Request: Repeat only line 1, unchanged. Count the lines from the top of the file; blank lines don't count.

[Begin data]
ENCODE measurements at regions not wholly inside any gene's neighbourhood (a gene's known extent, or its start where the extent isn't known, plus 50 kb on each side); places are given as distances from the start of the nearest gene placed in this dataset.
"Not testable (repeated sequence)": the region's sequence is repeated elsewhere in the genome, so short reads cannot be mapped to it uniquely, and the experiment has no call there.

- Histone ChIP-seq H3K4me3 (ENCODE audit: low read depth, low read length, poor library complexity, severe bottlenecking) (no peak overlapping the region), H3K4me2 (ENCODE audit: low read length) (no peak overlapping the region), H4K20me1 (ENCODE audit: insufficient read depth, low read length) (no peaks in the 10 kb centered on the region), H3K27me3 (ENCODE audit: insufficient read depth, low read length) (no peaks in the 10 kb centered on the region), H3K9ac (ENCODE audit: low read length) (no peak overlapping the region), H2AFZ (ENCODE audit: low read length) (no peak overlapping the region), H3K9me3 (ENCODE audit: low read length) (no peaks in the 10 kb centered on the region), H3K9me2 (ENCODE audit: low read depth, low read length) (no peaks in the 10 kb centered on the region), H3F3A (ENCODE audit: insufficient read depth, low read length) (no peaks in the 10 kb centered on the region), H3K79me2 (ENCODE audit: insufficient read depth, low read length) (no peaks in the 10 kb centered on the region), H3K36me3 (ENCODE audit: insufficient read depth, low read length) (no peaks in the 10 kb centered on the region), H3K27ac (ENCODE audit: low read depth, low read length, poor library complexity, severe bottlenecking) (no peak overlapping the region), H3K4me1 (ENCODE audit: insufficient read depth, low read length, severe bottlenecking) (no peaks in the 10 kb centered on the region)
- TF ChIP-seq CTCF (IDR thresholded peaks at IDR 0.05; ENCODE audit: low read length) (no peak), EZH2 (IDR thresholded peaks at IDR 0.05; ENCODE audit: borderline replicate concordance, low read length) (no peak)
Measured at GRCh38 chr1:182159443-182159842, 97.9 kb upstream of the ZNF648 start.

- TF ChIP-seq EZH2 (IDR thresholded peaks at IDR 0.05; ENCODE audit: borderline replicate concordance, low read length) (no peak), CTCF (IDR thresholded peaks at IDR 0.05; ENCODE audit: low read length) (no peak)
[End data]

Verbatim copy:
ENCODE measurements at regions not wholly inside any gene's neighbourhood (a gene's known extent, or its start where the extent isn't known, plus 50 kb on each side); places are given as distances from the start of the nearest gene placed in this dataset.